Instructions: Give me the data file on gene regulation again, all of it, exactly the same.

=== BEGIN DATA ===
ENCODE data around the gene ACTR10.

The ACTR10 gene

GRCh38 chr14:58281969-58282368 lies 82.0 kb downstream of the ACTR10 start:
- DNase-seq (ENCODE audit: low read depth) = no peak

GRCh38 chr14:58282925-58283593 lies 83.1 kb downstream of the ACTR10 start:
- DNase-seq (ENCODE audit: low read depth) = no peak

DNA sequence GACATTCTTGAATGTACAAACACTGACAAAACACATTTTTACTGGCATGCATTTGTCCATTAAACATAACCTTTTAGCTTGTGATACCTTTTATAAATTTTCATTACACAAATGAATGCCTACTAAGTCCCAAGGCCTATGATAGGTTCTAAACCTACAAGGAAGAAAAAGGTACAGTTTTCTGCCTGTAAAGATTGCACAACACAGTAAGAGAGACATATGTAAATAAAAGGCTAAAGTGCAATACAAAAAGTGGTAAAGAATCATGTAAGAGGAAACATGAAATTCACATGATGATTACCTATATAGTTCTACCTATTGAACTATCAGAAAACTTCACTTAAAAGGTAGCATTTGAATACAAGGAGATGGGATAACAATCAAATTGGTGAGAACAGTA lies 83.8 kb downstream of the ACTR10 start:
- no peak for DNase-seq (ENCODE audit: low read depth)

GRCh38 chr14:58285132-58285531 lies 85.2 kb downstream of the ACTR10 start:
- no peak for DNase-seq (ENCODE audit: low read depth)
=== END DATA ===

ENCODE data around the gene ACTR10.

The ACTR10 gene

GRCh38 chr14:58281969-58282368 lies 82.0 kb downstream of the ACTR10 start:
- DNase-seq (ENCODE audit: low read depth) = no peak

GRCh38 chr14:58282925-58283593 lies 83.1 kb downstream of the ACTR10 start:
- DNase-seq (ENCODE audit: low read depth) = no peak

DNA sequence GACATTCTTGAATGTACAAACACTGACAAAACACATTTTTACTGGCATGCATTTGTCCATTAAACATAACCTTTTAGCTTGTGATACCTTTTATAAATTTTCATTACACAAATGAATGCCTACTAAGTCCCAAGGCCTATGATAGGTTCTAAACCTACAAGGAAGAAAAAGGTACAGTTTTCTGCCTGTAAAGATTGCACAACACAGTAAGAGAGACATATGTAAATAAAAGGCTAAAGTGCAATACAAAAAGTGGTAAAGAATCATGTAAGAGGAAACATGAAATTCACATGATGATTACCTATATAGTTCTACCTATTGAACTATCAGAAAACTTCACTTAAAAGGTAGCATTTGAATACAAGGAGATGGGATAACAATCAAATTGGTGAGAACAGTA lies 83.8 kb downstream of the ACTR10 start:
- no peak for DNase-seq (ENCODE audit: low read depth)

GRCh38 chr14:58285132-58285531 lies 85.2 kb downstream of the ACTR10 start:
- no peak for DNase-seq (ENCODE audit: low read depth)